From a Filipino orphanage to the pinnacle of his sport in the Commonwealth: meet champion gymnast Chris Remkes. By Paul Connolly.
Vaulting ambition: Chris Remkes, 21, gymnast
I was about five when I started doing gymnastics. I was in a little club called Southern Stars in Adelaide. It was basically a kinder gym; just me running amok, really. I tried other sports through school but gymnastics became my passion. For the past few years I’ve been on a scholarship with the AIS [Australian Institute of Sport] and living in Canberra.
I have described my size [147 centimetres, 47 kilograms] as being like a superpower. Being small helps me rotate and twist in the air. It gives me an advantage over taller gymnasts. Obviously there were a few jokes about my size at school, but it never bothered me, and I was never going to let my size hold me back. I’m a very laid-back person.
My main ambition in gymnastics is to go to an Olympic Games and, before that, to medal at the World Championships in October [in Qatar]. Until recently, however, my main ambition was to win a Commonwealth Games medal. It’s kind of weird now to actually have done that [at the Gold Coast Commonwealth Games in April]. The attention I got was amazing and, even now that I’m back in Canberra, I still get people coming up to ask me about the Games and ask for a photo, which is nice.
The Gold Coast crowds were a lot bigger than I’m used to but having a home crowd to perform in front of made it a little easier for me. It took away some of my nerves, made me more comfortable going into competition.
You’ve got to have a lot of mental strength as an athlete. Standing up the top of the runway before a vault, waiting for the judge to raise a hand [to denote the judge is ready for the gymnast to begin], a lot of things go through my mind – about doing my vault well, about sticking my landing. It’s nerve-racking. But as soon as the judge’s hand goes up the voices in my head settle. I take a few breaths and just do my best.
Vaulting with a gold medal on the line didn’t feel all that different. There was more pressure knowing I had the potential to win a gold medal, but I was able to treat it as just executing what I’d been training for. After landing my vaults I knew I was in a leading position and it was about waiting to see my competitors’ final vaults to see if they would overtake me. That’s a nervous wait and you’re caught between not wishing bad things for them but knowing that if they make a mistake it will be good for my chances.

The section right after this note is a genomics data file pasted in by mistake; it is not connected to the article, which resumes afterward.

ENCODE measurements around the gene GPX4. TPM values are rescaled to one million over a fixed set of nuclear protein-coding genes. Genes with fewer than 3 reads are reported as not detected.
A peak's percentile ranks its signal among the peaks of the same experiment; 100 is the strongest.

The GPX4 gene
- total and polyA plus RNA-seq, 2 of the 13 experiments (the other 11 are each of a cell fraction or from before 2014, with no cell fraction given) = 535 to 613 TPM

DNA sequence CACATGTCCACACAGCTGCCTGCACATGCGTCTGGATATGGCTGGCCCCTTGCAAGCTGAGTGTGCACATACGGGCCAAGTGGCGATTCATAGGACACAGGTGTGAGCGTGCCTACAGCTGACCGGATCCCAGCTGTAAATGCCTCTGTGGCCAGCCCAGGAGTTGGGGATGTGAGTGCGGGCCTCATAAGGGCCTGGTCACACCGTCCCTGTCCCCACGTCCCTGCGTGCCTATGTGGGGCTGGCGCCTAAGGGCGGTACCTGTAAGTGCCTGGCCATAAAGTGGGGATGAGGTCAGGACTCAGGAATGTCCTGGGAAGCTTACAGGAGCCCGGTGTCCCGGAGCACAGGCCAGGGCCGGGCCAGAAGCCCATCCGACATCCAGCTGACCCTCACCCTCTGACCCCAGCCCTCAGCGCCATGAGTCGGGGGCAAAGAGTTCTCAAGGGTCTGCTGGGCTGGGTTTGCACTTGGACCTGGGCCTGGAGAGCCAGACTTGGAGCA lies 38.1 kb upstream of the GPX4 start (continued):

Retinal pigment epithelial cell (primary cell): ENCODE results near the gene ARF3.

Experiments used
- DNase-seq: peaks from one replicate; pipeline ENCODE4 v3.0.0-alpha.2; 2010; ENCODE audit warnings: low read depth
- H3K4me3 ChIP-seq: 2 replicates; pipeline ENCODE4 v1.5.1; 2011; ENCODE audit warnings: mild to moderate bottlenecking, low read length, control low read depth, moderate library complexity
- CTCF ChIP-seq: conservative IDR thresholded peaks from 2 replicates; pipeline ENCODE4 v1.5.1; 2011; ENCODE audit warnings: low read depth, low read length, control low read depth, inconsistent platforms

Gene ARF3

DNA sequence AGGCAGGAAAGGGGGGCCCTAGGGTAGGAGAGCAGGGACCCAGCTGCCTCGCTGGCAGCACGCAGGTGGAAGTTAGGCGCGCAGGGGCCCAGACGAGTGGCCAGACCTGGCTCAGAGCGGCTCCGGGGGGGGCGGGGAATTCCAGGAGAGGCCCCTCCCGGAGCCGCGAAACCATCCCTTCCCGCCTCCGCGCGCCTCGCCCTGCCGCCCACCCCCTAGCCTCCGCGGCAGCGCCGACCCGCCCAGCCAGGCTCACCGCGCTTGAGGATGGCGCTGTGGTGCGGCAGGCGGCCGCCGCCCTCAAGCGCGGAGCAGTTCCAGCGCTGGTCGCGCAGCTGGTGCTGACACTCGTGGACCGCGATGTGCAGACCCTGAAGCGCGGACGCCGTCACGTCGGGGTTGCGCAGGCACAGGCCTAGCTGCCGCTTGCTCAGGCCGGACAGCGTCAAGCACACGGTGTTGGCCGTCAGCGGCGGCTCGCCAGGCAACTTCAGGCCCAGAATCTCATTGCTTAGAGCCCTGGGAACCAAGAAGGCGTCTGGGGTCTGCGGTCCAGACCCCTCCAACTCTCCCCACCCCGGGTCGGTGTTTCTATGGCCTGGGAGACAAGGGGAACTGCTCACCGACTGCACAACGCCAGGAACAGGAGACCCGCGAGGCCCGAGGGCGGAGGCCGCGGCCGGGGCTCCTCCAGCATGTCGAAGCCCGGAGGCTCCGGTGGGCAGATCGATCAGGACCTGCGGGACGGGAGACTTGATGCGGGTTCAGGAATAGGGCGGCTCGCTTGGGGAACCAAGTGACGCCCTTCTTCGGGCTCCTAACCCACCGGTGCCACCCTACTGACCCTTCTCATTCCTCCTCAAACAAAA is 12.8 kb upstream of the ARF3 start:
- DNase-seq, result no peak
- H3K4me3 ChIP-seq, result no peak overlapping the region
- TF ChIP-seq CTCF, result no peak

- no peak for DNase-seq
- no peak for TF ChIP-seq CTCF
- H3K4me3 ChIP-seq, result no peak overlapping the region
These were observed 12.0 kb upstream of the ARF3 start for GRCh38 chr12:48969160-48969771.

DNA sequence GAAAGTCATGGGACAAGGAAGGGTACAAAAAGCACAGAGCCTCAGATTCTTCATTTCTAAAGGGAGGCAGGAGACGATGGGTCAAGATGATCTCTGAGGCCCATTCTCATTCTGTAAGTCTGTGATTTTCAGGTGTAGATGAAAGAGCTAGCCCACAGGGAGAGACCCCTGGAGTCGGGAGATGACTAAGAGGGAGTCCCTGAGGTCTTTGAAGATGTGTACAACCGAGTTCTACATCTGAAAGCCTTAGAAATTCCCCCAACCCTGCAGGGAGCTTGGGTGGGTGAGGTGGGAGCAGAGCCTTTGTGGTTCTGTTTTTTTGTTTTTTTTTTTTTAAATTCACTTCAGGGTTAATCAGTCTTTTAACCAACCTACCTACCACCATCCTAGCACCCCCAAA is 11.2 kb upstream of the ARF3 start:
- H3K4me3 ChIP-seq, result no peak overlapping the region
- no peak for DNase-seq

Life has gone back to normal since the Games but I think the experience has changed me. It could be about having more confidence in myself and knowing what I’m capable of. I see my experience at the Games as helping make me not just a better athlete but a better self.
I have a tattoo on my rib cage that says: “Family isn’t always blood, it’s the people in your life that want you in theirs.” I got that when I was 19. It was the best quote I’d heard in terms of family and people, especially because it relates to me being adopted. I found it really meaningful. Yes, in a way, it is like a tribute to my mum and dad [Dora and Mike Remkes].
I was adopted in 1996 after I’d been in a Filipino orphanage [in Bacolod] for a couple of years. I believe my biological dad didn’t really want me and my biological mum couldn’t afford me so she had to put me in an orphanage. That’s understandable. The adoption agency had a few files on a few kids and my parents said that the second they saw me they knew. Obviously I don’t remember anything from that time. I also don’t remember when my parents adopted my brother and sister, also from the Philippines, after me. All my memories are growing up in Australia.
In general I don’t think about being adopted. I’m here, I have the parents I have now and I’m so grateful for that. Maybe being adopted has shaped me in some way. Maybe growing up with people who chose me, who have cared for me and shown me love, has made me who I am today.
I was recently at the South Australian Gymnastics Championships. But I didn’t compete. I was there as a special guest. There was a speech in my honour, a presentation, and a gift, which was really nice. Being there I remembered when I used to compete at the state championships and getting presented medals from people I idolised. Now I was the one presenting medals and having kids look up to me.
It was heartwarming when they came up to me afterwards and told me I’m an inspiration to them. Some opened up to me about their hopes and their struggles and what they love about gymnastics and I tried to tell them anything I could to help. I’ll just keep doing my thing and hopefully that will motivate and inspire them.
This week’s highlights…
• Gymnastics: 2018 Australian Championships
Until June 3, Hisense Arena, Melbourne
• Netball: Queensland Firebirds v West Coast Fever
Saturday, 3pm (AEST), Brisbane Entertainment Centre
• NRL: Penrith Panthers v St George Illawarra Dragons
Saturday, 7.35pm (AEST), Panthers Stadium, Penrith
• Soccer: UEFA Champions League final – Real Madrid v Liverpool
Sunday, 4.45am (AEST), NSC Olimpiyskiy Stadium, Kiev, Ukraine
• AFL: Melbourne Demons v Adelaide Crows
Sunday, 2.50pm (ACST), Traeger Park, Alice Springs
• Motorsport: F1 Monaco Grand Prix
Sunday, 11.10pm (AEST), Circuit de Monaco
This article was first published in the print edition of The Saturday Paper on May 26, 2018 as "Vaulting ambition".
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